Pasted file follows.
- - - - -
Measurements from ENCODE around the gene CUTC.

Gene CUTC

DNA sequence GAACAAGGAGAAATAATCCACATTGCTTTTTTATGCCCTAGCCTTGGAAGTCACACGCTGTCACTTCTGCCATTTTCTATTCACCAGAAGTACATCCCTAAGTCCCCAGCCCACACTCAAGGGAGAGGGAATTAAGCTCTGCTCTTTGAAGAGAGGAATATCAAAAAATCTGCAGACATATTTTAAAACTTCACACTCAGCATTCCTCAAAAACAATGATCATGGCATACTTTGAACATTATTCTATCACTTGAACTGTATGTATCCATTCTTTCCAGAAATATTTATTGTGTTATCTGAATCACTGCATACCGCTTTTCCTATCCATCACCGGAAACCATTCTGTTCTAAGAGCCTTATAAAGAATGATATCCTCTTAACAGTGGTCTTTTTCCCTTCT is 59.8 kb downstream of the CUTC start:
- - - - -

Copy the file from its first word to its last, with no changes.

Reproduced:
Measurements from ENCODE around the gene CUTC.

Gene CUTC

DNA sequence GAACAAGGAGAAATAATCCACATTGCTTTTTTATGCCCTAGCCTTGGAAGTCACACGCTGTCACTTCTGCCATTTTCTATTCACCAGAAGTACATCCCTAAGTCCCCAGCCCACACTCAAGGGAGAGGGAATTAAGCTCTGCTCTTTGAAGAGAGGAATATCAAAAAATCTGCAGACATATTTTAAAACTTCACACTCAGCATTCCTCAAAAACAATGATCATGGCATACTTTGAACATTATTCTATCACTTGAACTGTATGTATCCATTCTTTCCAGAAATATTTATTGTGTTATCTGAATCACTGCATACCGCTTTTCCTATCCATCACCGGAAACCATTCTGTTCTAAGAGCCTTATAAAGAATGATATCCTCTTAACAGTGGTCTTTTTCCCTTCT is 59.8 kb downstream of the CUTC start: